Kid Koala

'12 Bit Blues' (album stream)

> > Sep 17 2012

Kid Koala - '12 Bit Blues' (album stream)
By Alex HudsonWhether it means graphic novels or headphone shows, you can always count of turntable master Kid Koala to take an against-the-grain approach to music making. His latest album is no exception. Entitled 12 Bit Blues, it arrives on September 18 via Ninja Tune, and you can listen to the whole thing now on Exclaim.ca.

In interviews, Kid Koala mastermind Eric San has explained that this is his own take on a blues record. Don't expect it be be filed under roots music in your local record shop, however; San's unique approach to the blues was of course created via his unique turntable approach.

San has noted that many of today's popular music traditions trace back to blues. With this modern approach to an old form, he has made the connection between old and new genres all the more apparent.

Limited early edition copies of 12 Bit Blues come with a cardboard, hand-powered turntable and a flexi disc. Watch a video of how that works right here, and order a copy right here. Like we said -- no one does it quite like Kid Koala.

Also, previously reported, Kid Koala has several North American dates coming up. You can see all those stops here.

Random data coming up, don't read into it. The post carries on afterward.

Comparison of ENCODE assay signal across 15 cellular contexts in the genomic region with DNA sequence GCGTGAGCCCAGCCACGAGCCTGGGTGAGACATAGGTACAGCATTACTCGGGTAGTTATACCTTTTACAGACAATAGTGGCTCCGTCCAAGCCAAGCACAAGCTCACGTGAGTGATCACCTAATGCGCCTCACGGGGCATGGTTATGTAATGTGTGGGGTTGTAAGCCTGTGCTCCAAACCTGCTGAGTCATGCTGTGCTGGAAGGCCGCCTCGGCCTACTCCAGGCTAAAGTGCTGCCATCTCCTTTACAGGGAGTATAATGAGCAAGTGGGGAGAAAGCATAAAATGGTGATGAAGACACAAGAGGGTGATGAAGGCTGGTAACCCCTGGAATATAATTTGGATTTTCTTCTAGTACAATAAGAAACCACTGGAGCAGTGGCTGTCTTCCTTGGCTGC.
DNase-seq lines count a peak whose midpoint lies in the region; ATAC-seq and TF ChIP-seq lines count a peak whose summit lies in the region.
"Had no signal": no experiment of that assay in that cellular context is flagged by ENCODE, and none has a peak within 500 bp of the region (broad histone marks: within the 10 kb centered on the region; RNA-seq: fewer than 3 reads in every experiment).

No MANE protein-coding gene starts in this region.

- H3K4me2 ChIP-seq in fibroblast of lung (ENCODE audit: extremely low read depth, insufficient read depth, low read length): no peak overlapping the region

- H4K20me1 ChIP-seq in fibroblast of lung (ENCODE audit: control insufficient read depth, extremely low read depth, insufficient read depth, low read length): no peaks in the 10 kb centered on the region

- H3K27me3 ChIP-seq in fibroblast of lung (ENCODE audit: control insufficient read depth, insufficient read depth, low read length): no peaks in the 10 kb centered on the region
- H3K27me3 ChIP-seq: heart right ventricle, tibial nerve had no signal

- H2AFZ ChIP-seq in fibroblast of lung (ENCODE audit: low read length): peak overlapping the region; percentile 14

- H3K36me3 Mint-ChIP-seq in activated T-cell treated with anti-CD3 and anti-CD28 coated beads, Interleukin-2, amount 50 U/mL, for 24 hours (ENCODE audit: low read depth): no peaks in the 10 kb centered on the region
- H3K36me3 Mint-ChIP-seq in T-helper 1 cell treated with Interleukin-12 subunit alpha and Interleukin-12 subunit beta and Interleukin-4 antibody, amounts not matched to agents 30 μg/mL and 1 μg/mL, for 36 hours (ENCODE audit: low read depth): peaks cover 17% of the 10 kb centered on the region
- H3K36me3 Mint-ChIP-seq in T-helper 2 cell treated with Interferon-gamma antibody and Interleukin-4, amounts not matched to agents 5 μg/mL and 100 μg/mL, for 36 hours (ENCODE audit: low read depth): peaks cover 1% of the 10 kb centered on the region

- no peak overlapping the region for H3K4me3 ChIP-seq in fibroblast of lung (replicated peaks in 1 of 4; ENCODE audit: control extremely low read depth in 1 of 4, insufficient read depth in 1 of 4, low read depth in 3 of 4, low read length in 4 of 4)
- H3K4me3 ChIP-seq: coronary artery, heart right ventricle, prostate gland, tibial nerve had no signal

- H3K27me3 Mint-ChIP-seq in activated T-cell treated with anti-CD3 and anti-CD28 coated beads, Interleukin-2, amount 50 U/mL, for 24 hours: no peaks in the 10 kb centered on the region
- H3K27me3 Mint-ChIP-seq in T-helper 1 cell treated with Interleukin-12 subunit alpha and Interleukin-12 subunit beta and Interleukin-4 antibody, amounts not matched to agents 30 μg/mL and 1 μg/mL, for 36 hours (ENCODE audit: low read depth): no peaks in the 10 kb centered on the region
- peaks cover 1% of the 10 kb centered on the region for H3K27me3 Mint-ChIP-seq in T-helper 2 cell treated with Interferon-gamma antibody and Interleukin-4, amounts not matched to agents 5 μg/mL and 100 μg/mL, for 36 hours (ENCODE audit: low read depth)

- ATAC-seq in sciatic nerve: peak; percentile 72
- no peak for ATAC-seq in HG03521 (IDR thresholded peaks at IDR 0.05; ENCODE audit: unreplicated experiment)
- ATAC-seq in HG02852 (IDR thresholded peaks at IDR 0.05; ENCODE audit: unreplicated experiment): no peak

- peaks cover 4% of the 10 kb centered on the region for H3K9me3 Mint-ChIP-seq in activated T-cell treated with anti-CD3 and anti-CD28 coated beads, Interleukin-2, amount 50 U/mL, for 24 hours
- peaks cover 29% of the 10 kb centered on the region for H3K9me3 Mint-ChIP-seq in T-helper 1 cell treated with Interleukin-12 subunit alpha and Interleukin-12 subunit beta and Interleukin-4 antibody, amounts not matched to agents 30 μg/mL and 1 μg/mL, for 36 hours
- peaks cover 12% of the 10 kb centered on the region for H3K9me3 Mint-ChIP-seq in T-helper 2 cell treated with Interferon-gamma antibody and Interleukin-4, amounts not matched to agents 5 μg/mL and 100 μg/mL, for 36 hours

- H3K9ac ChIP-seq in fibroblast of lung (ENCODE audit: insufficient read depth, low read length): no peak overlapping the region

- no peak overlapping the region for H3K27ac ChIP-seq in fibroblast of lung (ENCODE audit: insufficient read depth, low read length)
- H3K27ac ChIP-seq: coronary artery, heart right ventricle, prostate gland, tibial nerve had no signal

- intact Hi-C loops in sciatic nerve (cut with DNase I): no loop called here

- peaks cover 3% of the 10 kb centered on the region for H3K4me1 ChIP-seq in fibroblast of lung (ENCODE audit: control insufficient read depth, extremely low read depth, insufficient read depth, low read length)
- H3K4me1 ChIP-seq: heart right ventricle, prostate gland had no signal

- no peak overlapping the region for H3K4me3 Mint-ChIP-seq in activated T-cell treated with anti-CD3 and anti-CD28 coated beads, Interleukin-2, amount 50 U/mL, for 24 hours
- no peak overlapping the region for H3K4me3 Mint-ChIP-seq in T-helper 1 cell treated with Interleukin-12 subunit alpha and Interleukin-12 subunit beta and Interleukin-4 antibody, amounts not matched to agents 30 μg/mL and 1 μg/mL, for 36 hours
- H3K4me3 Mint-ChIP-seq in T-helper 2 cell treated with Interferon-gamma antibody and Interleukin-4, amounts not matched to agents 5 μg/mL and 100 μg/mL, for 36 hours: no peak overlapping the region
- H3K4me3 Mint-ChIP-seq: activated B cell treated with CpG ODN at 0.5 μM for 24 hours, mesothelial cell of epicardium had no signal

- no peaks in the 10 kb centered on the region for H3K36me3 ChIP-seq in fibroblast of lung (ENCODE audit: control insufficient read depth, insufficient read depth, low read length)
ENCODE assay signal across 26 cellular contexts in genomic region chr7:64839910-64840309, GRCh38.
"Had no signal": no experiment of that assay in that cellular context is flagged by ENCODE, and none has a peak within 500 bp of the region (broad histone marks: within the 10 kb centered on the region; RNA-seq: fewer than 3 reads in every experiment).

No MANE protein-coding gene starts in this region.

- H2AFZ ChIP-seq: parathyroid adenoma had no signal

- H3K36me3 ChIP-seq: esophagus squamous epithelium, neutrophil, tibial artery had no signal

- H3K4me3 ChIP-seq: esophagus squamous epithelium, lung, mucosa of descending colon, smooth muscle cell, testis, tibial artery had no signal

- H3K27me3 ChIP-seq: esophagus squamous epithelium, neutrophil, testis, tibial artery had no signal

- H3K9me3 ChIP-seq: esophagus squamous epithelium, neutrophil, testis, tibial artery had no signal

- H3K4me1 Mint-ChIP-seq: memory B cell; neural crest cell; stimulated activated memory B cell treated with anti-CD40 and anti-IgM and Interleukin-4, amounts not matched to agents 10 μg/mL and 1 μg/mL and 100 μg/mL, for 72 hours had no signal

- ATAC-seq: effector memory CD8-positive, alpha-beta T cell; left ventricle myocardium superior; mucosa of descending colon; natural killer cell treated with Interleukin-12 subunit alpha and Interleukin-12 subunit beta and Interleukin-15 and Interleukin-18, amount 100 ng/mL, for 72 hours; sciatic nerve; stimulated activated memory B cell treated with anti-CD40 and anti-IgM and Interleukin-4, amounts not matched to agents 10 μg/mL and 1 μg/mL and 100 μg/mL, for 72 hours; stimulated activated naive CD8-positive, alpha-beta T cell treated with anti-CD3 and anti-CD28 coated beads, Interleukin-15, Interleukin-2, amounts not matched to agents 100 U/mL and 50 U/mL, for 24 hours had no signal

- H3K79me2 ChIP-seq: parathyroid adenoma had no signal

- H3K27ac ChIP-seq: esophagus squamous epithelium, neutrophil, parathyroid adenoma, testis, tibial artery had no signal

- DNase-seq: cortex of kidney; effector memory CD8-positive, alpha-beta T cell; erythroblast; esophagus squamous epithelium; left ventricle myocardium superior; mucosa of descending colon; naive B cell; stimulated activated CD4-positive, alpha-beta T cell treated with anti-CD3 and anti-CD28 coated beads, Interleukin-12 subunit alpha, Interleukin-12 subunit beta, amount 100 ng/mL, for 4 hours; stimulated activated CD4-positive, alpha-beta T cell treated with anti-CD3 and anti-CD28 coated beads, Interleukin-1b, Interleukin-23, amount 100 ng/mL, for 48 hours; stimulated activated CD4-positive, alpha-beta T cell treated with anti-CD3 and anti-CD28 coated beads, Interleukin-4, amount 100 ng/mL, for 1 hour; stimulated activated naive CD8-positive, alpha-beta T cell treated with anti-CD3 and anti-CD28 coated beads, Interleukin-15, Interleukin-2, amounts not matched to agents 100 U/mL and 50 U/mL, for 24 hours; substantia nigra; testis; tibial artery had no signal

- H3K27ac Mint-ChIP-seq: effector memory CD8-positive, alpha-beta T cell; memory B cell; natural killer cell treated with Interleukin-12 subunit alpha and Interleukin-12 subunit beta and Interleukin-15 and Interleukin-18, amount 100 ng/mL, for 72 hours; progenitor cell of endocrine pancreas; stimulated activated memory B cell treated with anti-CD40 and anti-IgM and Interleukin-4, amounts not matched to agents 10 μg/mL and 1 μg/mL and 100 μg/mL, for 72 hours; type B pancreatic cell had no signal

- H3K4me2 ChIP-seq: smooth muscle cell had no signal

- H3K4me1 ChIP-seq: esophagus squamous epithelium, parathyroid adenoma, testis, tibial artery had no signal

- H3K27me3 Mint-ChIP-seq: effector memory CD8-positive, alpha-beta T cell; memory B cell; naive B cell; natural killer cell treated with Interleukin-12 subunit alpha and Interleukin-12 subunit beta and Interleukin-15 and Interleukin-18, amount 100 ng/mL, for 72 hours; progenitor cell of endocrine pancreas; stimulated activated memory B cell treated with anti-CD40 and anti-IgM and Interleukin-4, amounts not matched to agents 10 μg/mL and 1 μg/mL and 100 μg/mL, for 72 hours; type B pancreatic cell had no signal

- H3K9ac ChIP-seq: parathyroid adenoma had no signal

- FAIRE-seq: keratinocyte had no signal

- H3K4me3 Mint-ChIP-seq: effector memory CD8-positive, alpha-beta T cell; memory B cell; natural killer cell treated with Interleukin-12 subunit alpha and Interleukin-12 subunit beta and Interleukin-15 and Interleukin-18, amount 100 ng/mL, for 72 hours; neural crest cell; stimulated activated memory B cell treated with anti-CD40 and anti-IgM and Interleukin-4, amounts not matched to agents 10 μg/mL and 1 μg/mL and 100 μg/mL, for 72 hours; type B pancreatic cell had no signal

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This is badass- it's the first Kid Koala record that sounds so awesome you don't even have to give it extra props for the inspiration and technical mastery it took to put it together. In the past it was always much easier to appreciate Eric San live, even in a YouTube video where you could see him work his magic. In his full length albums, San seemed torn between wanting to do music in a hip hop spirit that would please the people, and doing something more introverted and intellectual, almost becoming a one man museum of music history, and the living embodiment of turntablism. He tried to balance the two, but inevitably, the LPs would become more of a statement than something to get the listener dancing, with only brief moments of swagger. 12 Bit Blues changes that- perhaps because turntablism as Koala practices it is on the verge of being a dying art, or perhaps because his recent work (i.e Space Cadet) has gotten so far from his party DJ roots, San chose to make a stab for the first time at a truly feelgood record that employs all his old school DJing skills. It's a refusal to cede this kind of music to the museums, and has a similar relation to hip hop as a modal, post-bop virtuoso making a dance record in the 1960s would've had to jazz- bringing it back to the roots and trying to reconnect with the pleasure he first got out of this music, and reach new listeners who don't realize how much fun old school can be. It's every bit as rigorous in a musicological sense as his past work, serving as a history of the form at the root of the past century of pop music- but it's more focused, with an out of control pop energy level that none of his past records can match. This has to be one of the year's best records (only Grimes' Visions is equal, from the ones I've heard- although I'd say Azealia Banks too, if EPs count), and is already bringing him some welcome mainstream attention. Outside Canada though, it will still end up under the radar, as his work usually does, which is a shame, although probably the way he likes it... aside from the cost to produce these kinds of unique albums and tours, which must be pretty steep, and not entirely covered by the generally reasonable prices he charges for the experience. If Radiohead- a band Koala has had only good words for, by the way- would take some inspiration from the guy they asked to open for them circa Amnesiac, the music scene would be better off. Koala's ambitions are always exactly the right mix of unpretentious and off the wall, and unfortunately those in much better financial positions than him often play it much safer. But until now, it's been hard to convert the casual music listener into Koala by telling them to listen to one of his records. You'd have to give them the whole story, or show them a video of him in action. Thankfully, now we have this record- and great music always trumps a great story.
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